Professional Education


  • Doctor of Philosophy, Johns Hopkins University (2017)

All Publications


  • Aqueous Chlorination Kinetics of Cyclic Alkenes-Is HOCI the Only Chlorinating Agent that Matters? ENVIRONMENTAL SCIENCE & TECHNOLOGY Lau, S. S., Reber, K. P., Roberts, A. 2019; 53 (19): 11133–41

    Abstract

    Although Cl2 and Cl2O have been recognized as highly reactive constituents of free available chlorine (FAC), robust rate constants for Cl2 and Cl2O remain scarce in the environmental literature. In this work, we explored the chlorination kinetics of three structurally related alkenes (α-ionone, β-ionone, and dehydro-β-ionone), a class of compounds whose reactivities with Cl2 and Cl2O have not been previously investigated. Second-order rate constants for Cl2, Cl2O, and HOCl were computed from experimental rate constants obtained at various pH values, [Cl-], and [FAC]. Our results show that while HOCl is the predominant chlorinating agent for the most reactive alkene, Cl2 and Cl2O can dominate the chlorination kinetics of the less reactive alkenes at high [Cl-] and high [FAC], respectively. The tradeoff between overall reactivity with FAC and selectivity for Cl2 and Cl2O previously observed for aromatic compounds also applies to the alkenes examined. In laboratory experiments in which high [FAC] may be used, omission of Cl2O in data modeling could yield second-order rate constants of dubious validity. In chlorinating real waters with elevated [Cl-], formation of Cl2 may enhance the formation kinetics of chlorinated disinfection byproducts (DBPs) and exacerbate the burden of DBP control for water utilities.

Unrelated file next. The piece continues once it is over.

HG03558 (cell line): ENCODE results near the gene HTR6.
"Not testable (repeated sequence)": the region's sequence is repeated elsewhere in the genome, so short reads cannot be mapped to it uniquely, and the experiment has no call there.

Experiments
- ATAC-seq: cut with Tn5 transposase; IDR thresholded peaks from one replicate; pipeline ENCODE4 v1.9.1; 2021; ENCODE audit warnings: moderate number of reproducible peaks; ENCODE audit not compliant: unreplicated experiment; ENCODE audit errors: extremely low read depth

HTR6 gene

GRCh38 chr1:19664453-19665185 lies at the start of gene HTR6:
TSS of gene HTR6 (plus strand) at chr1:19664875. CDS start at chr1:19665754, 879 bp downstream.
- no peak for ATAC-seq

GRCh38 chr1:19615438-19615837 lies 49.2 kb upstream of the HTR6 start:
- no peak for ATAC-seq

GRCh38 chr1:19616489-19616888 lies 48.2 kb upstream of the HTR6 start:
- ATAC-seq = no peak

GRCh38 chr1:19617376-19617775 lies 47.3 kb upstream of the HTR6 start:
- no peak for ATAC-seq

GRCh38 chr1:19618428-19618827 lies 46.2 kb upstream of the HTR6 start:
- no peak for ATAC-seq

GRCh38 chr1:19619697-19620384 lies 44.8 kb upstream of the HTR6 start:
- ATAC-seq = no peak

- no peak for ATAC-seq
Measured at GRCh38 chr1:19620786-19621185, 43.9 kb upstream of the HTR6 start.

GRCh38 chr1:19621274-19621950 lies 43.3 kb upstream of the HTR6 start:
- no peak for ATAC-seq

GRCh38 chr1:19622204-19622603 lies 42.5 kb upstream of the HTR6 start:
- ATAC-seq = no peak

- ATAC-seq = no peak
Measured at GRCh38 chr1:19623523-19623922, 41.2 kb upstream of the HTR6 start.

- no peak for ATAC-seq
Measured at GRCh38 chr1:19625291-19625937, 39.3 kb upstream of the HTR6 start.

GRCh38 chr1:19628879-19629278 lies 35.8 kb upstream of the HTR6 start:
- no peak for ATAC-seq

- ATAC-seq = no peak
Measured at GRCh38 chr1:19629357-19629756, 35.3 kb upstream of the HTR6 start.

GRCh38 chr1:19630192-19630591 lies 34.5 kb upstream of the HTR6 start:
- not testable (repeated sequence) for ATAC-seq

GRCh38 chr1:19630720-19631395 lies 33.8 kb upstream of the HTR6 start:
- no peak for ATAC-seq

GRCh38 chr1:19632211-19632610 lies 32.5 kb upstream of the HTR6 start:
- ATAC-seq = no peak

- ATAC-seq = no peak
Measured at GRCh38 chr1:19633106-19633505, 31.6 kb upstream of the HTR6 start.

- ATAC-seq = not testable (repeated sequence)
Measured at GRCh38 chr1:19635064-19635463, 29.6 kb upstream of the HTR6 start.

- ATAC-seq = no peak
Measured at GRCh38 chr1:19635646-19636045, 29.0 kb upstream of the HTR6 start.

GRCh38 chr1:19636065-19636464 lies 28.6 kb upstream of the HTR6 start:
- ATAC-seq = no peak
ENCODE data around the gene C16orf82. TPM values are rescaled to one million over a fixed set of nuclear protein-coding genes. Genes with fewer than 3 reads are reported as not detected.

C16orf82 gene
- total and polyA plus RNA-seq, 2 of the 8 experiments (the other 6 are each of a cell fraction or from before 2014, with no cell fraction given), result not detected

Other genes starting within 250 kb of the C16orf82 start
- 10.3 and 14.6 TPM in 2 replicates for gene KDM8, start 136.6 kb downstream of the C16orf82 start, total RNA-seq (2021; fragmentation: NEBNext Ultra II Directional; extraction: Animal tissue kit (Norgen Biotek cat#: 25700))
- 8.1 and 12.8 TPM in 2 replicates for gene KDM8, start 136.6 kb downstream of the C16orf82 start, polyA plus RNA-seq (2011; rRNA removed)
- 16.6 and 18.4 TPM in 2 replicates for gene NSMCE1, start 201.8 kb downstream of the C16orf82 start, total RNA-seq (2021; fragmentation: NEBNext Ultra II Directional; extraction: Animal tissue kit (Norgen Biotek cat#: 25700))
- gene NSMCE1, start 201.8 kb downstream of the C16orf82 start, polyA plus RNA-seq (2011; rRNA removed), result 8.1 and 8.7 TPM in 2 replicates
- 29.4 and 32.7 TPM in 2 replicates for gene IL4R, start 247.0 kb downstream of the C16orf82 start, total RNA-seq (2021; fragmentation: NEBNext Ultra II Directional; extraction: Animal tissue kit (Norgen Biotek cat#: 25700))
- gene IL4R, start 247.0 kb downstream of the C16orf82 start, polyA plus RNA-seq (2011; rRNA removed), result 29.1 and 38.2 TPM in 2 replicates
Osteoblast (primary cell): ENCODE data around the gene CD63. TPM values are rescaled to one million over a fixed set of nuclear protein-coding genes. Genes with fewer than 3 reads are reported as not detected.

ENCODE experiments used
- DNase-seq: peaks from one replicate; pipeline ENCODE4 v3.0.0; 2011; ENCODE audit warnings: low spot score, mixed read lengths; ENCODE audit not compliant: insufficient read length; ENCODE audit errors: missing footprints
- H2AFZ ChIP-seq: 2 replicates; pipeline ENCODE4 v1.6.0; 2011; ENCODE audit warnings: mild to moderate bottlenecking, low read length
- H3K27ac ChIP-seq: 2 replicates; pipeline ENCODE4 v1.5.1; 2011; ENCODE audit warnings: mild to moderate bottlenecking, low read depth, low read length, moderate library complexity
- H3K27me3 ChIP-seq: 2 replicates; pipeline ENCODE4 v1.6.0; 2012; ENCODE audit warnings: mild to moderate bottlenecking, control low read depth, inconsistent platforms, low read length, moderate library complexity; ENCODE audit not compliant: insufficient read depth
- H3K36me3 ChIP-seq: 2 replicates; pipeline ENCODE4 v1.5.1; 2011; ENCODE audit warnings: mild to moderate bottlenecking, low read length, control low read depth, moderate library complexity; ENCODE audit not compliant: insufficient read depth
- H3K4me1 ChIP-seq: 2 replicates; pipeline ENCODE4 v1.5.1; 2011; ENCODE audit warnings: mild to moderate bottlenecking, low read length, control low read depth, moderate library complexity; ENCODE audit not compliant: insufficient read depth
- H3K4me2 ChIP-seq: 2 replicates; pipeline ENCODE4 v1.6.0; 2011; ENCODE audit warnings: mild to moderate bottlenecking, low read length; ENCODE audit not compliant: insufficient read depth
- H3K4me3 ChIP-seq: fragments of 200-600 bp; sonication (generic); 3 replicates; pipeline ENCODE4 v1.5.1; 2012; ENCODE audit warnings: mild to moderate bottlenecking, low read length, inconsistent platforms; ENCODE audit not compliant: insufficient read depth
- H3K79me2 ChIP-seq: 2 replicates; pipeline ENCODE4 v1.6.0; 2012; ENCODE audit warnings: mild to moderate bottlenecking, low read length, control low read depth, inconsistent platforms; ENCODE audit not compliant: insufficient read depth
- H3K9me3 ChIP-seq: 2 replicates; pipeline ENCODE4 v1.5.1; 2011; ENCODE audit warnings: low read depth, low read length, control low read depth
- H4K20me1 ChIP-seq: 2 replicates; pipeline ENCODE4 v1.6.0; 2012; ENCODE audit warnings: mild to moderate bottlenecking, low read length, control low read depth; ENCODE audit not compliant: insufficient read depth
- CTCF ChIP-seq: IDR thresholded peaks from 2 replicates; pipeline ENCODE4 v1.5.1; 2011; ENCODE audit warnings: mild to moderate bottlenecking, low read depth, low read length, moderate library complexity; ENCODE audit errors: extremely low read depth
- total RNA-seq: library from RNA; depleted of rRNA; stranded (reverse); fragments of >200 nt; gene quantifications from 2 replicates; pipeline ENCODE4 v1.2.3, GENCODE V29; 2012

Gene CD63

View details for DOI 10.1021/acs.est.9b01171

    View details for Web of Science ID 000488993500010

    View details for PubMedID 31478649

  • 1,3,5-Trimethoxybenzene (TMB) as a new quencher for preserving redox-labile disinfection byproducts and for quantifying free chlorine and free bromine ENVIRONMENTAL SCIENCE-WATER RESEARCH & TECHNOLOGY Lau, S. S., Dias, R. P., Martin-Culet, K. R., Race, N. A., Schammel, M. H., Reber, K. P., Roberts, A., Sivey, J. D. 2018; 4 (7): 926–41

    View details for DOI 10.1039/c8ew00062j

    View details for Web of Science ID 000436569400003

  • Chlorination Revisited: Does Cl- Serve as a Catalyst in the Chlorination of Phenols? ENVIRONMENTAL SCIENCE & TECHNOLOGY Lau, S. S., Abraham, S. M., Roberts, A. 2016; 50 (24): 13291–98

    Abstract

    The aqueous chlorination of (chloro)phenols is one of the best-studied reactions in the environmental literature. Previous researchers have attributed these reactions to two chlorine species: HOCl (at circum-neutral and high pH) and H2OCl+ (at low pH). In this study, we seek to examine the roles that two largely overlooked chlorine species, Cl2 and Cl2O, may play in the chlorination of (chloro)phenols. Solution pH, chloride concentration, and chlorine dose were systematically varied in order to assess the importance of different chlorine species as chlorinating agents. Our findings indicate that chlorination rates at pH < 6 increase substantially when chloride is present, attributed to the formation of Cl2. At pH 6.0 and a chlorine dose representative of drinking water treatment, Cl2O is predicted to have at best a minor impact on chlorination reactions, whereas Cl2 may contribute more than 80% to the overall chlorination rate depending on the (chloro)phenol identity and chloride concentration. While it is not possible to preclude H2OCl+ as a chlorinating agent, we were able to model our low-pH data by considering Cl2 only. Even traces of chloride can generate sufficient Cl2 to influence chlorination kinetics, highlighting the role of chloride as a catalyst in chlorination reactions.

    View details for DOI 10.1021/acs.est.6b03539

    View details for Web of Science ID 000390620900015

    View details for PubMedID 27993072